George’s cases in 1870 included a conviction for selling beer and liquor without a license, which showcased George’s growing skills as a detective. Two Thames constables were accosted after midnight by two prostitutes who said they knew where they could get a drink (outside legal hours), and took them to Ann Gilligan’s house (which the judge called ‘a nursery of crime and dissipation’), where gin and beer was available. Later, George Read entered the property and seized beer, rum, and gin. An Inspector from another division explained how George Read had cracked the case:
Inspector Rouse, of the K Division, said the prisoner had been in custody for every offence on the statute-book, not even excepting murder, and had been convicted many times. She had recently come out of prison after a nine months’ sentence, for an offence under the Habitual Criminals Act. He had received innumerable complaints of the prisoner carrying on an illegal traffic in beer and spirits, but could not detect her. Sailors had been inveigled into her infamous house made drunk, and stripped of all they had. At last, he had consulted with the Thames police, and a ruse suggested by Inspector Read proved successful. (Morning Advertiser, 13 Sep 1870)
Inspector Read was also involved in a dramatic and dangerous smuggling case that year, as reported in the Morning Advertiser on 5 Sep 1870, and even in the Glasgow Evening Post!
Smuggling On the River
John Smith and John Fleet, Belgian labourers, were brought before Mr Paget, charged with obstructing George Read, a Thames police inspector and Custom house officer. The inspector and his boat’s crew were on duty in a police galley that morning at eight o’ clock off St Katharine’s Dock wharf, and saw the prisoners leave the Belgian steamship Baron Osy, trading between London and Antwerp, and get into a boat. They had not rowed far when Inspector Read and his men boarded the boat, and demanded the tobacco they had about them. Smith immediately took two parcels of tobacco from under his waistcoat, and threw them overboard. Fleet took four large parcels of tobacco from under his dress, and threw them overboard. The Thames police endeavoured in vain to save the tobacco, but could not succeed, in consequence of Smith taking up a large boat-hook and breaking the parcels as they floated down the river. All the tobacco sank. A violent struggle took place in the boat, and all the parties were immersed in the water, and narrowly escaped being drowned. …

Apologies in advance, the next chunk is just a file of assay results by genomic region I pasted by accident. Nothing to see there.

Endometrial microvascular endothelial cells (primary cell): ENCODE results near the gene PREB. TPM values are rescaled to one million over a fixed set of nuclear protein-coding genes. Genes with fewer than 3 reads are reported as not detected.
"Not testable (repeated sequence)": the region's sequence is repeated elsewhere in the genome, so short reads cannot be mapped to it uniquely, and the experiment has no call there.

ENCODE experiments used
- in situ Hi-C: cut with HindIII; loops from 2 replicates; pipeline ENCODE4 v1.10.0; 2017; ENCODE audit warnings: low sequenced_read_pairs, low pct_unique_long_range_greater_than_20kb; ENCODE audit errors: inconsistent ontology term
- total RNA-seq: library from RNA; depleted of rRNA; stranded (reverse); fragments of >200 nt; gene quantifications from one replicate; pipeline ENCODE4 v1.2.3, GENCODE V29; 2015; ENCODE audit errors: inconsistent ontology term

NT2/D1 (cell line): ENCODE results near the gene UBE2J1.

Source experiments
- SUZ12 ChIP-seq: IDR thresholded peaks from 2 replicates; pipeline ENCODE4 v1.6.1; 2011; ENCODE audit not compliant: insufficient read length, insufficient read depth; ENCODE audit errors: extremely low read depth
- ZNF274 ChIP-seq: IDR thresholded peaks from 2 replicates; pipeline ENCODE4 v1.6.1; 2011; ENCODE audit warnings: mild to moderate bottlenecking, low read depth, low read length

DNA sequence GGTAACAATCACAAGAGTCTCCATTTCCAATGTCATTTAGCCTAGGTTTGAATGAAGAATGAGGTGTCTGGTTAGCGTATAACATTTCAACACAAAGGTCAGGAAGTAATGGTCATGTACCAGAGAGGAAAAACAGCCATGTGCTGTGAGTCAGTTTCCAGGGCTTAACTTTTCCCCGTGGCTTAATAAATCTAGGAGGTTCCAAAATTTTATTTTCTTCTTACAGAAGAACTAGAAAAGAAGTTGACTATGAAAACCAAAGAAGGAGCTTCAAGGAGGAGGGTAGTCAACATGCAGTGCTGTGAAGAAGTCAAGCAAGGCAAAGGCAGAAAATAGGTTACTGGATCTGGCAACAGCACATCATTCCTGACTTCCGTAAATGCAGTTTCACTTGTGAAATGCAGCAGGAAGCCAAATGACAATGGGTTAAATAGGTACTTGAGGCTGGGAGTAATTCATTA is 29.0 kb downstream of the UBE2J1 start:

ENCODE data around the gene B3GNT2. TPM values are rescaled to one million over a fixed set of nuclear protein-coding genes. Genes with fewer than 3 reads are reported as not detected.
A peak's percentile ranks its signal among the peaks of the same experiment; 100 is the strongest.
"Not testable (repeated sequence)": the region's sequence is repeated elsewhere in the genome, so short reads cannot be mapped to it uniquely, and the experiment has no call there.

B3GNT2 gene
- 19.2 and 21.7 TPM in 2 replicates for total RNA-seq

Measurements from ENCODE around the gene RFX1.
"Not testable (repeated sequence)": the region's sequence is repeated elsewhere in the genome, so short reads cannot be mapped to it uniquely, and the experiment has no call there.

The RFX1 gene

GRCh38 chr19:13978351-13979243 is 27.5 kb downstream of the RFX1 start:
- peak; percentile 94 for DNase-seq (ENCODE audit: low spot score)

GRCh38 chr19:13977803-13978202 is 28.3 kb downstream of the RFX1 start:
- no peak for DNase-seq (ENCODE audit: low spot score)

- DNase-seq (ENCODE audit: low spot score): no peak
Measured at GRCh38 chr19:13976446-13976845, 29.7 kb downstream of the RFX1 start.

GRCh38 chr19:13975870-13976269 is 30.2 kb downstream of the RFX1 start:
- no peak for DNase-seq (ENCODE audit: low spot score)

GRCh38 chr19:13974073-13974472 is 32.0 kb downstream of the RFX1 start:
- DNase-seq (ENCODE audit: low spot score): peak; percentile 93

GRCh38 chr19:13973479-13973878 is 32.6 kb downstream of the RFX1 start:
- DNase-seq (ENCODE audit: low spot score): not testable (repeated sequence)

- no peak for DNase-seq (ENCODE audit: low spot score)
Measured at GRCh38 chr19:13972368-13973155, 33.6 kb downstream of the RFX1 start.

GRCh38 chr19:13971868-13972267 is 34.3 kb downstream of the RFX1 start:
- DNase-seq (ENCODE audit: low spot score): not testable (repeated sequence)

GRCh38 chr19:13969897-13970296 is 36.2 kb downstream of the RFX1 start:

Throughout the 1870s, Inspector Read appeared in newspapers numerous times. At Thames Police Court (where almost all of his cases were heard), in 1871, he reported having seen the prisoner ‘landing some sugar in Wapping’. As well as the unlawful possession of 4 cwt 1 qt raw sugar, the prisoner had 5 cwt copper, a tarpaulin, an elephant’s tusk, 5 sling chains, 24 lbs of rapeseed, dog and cow hides [dog?!], a large quantity of old iron, and other property belonging to persons known and unknown. That year he also worked on cases of theft of apparel, silk, French ladies’ boots, rope, brandy, shells, and the ‘extensive robbery of wool’ – in which it was ‘Inspector Read, an active officer of the Thames Police, who has had charge of the case throughout, and by whose exertions the prisoners have been brought to justice’. (Morning Advertiser, 25 Dec 1871) The following year, George caught someone in unlawful possession of a canvas bag filled with 28 lbs tobacco and apprehended a principal member of the ‘Long Firm’ – ‘a notorious gang of swindlers’ that ‘infest London and prey on credulous tradespeople.’ (East London Observer, 22 Jun 1872)
On 12 June 1873 Police Orders stated ‘Inspector Reed [sic] is appointed Divisional Detective [on Thames Division] with the rank of Serjeant … with pay from 4th [June]’. George’s pension record also shows that his rank was changed from Third Class Inspector to Detective Sergeant. Per Edward Smith of the MPS Heritage Centre, ‘though 3rd Class Inspector to Detective Sergeant would nominally be a demotion, it’s not quite as dramatic as it sounds. Indeed, there may even have been a requirement or expectation to work one’s way up through CID ranks rather than simply leapfrog across from one uniform rank to its CID equivalent, albeit without dropping all the way back down from (for instance) Station Sergeant to Detective Constable.’ My take on this unusual change of title is that at this time George Read became a plain-clothes detective. According to the Metropolitan Police Heritage Centre’s website, only three detectives were attached to Thames Division in 1875, and I like to think this means George was one of them. George continues to be referred to as ‘Inspector Read’ in newspapers throughout this period.
In 1874, George dealt with another coal theft from a barge, and this time, the defendants were a man and a little boy. ‘Inspector Read said there was a vast quantity of coal stolen from craft on the river, and no less than five or six tons had been stolen from the barge Mary alone.’ The judge said that the prisoner ‘not only only stole the coal, but was bringing the boy up to be a thief.’ The boy was discharged but the adult was sentenced to two months’ imprisonment with hard labour. The article doesn’t say whether the boy was his son, or what was to become of him while the adult served time. (Shipping and Mercantile Gazette, 2 Feb 1874)